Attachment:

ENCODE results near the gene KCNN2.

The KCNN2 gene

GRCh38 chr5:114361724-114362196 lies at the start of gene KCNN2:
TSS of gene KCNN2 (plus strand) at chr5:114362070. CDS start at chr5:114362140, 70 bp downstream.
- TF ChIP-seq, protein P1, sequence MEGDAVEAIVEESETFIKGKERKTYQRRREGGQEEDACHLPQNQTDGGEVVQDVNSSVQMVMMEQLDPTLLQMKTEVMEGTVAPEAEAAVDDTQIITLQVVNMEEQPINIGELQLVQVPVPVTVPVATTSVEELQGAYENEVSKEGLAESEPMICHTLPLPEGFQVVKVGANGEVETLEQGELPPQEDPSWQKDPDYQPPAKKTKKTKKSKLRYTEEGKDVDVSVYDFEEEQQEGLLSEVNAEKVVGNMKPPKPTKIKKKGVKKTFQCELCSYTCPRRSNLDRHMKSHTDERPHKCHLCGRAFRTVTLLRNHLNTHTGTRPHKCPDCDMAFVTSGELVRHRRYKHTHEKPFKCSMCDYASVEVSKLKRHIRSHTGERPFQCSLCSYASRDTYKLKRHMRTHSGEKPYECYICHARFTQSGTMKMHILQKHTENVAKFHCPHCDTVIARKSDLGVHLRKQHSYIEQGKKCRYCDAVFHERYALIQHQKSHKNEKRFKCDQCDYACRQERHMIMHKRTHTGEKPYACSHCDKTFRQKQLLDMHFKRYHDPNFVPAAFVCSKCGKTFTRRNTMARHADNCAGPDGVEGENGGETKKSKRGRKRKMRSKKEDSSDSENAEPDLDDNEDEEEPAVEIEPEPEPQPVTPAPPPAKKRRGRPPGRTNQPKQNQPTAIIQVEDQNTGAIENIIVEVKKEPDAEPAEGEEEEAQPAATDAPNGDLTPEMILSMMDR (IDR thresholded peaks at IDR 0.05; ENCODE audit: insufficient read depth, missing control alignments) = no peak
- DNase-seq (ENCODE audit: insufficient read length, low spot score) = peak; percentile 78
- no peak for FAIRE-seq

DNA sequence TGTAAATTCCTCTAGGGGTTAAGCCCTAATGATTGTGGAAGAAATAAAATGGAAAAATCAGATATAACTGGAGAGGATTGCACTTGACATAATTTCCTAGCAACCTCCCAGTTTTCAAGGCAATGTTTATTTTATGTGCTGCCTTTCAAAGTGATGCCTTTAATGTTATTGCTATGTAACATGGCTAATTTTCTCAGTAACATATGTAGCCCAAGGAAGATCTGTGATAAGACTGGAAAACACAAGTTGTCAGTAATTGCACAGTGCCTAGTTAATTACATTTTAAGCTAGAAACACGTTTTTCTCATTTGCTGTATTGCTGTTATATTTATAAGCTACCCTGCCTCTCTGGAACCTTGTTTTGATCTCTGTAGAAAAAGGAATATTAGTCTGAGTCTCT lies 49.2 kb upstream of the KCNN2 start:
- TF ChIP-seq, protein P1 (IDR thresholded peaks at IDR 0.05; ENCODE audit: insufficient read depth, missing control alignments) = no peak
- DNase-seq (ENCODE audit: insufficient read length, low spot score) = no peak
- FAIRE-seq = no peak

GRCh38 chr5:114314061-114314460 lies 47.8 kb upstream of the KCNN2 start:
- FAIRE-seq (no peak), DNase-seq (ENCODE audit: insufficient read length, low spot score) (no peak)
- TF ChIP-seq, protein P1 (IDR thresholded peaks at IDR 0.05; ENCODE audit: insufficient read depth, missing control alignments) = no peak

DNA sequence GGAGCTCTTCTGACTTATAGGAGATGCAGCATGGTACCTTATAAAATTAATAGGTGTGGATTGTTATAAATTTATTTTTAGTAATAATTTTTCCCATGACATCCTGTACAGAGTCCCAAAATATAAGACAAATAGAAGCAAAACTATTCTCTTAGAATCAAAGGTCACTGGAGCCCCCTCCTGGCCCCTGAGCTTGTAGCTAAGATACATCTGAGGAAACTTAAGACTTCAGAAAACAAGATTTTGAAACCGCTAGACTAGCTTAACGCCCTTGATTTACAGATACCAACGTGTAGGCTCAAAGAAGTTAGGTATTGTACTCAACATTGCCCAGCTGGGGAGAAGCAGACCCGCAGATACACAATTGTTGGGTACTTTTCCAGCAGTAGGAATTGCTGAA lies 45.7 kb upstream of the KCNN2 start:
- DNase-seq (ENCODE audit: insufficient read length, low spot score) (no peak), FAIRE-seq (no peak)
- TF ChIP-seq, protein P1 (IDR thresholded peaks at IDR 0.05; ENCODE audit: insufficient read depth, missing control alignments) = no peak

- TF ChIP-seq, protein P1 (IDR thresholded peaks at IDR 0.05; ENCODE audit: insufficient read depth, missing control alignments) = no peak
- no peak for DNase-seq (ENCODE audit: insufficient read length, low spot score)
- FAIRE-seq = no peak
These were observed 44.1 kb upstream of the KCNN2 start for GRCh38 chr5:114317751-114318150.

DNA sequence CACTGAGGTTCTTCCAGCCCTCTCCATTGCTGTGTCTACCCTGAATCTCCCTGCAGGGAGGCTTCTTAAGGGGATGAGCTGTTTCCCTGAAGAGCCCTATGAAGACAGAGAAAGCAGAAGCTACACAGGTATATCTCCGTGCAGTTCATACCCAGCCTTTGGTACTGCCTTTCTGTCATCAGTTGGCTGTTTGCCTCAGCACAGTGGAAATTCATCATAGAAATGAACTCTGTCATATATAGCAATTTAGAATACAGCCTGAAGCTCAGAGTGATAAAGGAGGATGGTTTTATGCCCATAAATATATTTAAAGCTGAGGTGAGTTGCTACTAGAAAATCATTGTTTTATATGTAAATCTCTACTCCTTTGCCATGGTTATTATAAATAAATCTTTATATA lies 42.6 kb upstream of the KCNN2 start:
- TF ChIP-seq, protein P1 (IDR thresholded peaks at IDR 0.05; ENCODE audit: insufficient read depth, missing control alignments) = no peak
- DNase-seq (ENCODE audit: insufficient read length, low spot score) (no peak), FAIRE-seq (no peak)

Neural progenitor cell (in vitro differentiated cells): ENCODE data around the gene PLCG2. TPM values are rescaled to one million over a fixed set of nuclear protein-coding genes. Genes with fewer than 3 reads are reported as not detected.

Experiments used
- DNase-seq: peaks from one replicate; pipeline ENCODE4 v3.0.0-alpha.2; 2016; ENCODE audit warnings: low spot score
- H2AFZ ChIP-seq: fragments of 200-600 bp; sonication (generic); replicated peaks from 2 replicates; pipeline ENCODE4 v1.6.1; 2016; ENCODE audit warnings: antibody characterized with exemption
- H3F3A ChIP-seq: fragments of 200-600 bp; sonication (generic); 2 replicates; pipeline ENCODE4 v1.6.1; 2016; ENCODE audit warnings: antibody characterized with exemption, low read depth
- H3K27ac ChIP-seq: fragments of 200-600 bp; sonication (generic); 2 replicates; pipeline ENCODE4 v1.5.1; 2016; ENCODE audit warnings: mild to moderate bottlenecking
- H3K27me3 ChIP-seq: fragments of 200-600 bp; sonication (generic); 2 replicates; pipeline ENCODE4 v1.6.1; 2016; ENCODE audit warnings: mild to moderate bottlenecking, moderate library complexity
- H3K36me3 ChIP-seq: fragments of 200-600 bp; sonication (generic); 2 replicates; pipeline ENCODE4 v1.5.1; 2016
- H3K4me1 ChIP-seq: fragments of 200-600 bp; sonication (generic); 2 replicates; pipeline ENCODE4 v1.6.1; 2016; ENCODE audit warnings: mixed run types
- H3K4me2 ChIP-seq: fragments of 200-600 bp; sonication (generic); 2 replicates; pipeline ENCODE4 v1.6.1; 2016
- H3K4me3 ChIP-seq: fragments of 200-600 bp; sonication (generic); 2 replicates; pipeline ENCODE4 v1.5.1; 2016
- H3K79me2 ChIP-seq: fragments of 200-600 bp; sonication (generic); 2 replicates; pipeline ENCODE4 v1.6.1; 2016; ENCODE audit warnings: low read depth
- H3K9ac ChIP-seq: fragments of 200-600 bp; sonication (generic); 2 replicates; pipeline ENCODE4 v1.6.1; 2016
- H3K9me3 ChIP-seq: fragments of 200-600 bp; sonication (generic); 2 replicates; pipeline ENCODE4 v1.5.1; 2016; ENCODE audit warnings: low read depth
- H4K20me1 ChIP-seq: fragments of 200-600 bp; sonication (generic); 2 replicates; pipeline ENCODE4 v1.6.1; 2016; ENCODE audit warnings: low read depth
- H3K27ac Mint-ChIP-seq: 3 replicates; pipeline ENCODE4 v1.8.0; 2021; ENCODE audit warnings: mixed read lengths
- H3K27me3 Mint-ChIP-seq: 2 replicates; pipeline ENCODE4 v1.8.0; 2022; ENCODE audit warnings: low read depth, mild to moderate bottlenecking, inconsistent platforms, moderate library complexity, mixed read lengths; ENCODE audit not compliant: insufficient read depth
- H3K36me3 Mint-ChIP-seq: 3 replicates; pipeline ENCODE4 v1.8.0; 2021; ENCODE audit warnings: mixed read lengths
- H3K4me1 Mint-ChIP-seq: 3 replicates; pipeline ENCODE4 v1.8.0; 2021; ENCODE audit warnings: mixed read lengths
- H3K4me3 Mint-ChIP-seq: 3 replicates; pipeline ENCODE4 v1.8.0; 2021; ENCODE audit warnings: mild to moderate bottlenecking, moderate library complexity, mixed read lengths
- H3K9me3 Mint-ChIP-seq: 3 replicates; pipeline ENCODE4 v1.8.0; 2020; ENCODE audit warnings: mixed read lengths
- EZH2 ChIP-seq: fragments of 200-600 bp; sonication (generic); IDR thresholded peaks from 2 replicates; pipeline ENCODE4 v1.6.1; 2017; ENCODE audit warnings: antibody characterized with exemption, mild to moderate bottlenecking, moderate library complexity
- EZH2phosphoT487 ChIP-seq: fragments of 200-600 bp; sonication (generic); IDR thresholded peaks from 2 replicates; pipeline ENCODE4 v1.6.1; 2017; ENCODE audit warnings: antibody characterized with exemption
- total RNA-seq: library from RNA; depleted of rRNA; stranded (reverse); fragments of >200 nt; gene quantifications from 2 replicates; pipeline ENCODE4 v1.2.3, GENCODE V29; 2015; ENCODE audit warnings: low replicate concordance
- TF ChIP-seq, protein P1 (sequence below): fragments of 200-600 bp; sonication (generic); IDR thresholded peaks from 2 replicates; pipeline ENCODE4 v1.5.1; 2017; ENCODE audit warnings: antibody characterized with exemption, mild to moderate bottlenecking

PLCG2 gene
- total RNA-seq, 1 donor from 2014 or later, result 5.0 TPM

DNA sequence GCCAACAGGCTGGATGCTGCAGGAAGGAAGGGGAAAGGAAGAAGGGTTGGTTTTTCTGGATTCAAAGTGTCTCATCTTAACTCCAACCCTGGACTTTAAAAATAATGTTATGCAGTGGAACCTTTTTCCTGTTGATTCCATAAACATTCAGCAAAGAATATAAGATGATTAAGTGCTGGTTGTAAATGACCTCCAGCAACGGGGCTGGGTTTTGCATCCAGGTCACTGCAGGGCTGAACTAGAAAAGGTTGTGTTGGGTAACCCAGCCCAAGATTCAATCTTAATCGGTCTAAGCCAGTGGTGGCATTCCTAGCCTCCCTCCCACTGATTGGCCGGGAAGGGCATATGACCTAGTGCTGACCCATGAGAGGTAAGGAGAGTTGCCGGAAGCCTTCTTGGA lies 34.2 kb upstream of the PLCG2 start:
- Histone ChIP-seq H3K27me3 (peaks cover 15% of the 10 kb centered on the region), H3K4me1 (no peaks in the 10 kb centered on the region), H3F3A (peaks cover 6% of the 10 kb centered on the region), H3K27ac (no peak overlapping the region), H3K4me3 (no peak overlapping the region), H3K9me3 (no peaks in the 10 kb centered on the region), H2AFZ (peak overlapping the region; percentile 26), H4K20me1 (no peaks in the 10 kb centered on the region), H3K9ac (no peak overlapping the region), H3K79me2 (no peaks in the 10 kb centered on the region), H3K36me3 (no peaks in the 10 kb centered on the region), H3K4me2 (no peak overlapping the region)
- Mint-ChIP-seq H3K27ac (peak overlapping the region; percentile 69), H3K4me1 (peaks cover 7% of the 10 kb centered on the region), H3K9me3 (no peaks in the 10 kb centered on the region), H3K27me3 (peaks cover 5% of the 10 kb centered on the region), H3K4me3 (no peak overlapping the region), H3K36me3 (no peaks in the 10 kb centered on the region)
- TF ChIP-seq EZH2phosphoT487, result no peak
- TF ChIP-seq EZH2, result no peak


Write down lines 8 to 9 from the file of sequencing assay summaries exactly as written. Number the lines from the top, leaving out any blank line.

DNA sequence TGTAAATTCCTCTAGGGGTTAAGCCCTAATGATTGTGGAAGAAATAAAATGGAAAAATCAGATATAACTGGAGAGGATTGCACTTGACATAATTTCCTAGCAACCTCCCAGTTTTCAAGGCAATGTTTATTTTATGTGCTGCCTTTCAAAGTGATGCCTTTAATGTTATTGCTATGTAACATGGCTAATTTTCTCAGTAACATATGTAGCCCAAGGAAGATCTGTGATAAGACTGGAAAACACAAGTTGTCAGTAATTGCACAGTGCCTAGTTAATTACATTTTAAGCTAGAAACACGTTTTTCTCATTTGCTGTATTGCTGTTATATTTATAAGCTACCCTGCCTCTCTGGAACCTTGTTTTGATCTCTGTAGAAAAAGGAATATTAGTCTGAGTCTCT lies 49.2 kb upstream of the KCNN2 start:
- TF ChIP-seq, protein P1 (IDR thresholded peaks at IDR 0.05; ENCODE audit: insufficient read depth, missing control alignments) = no peak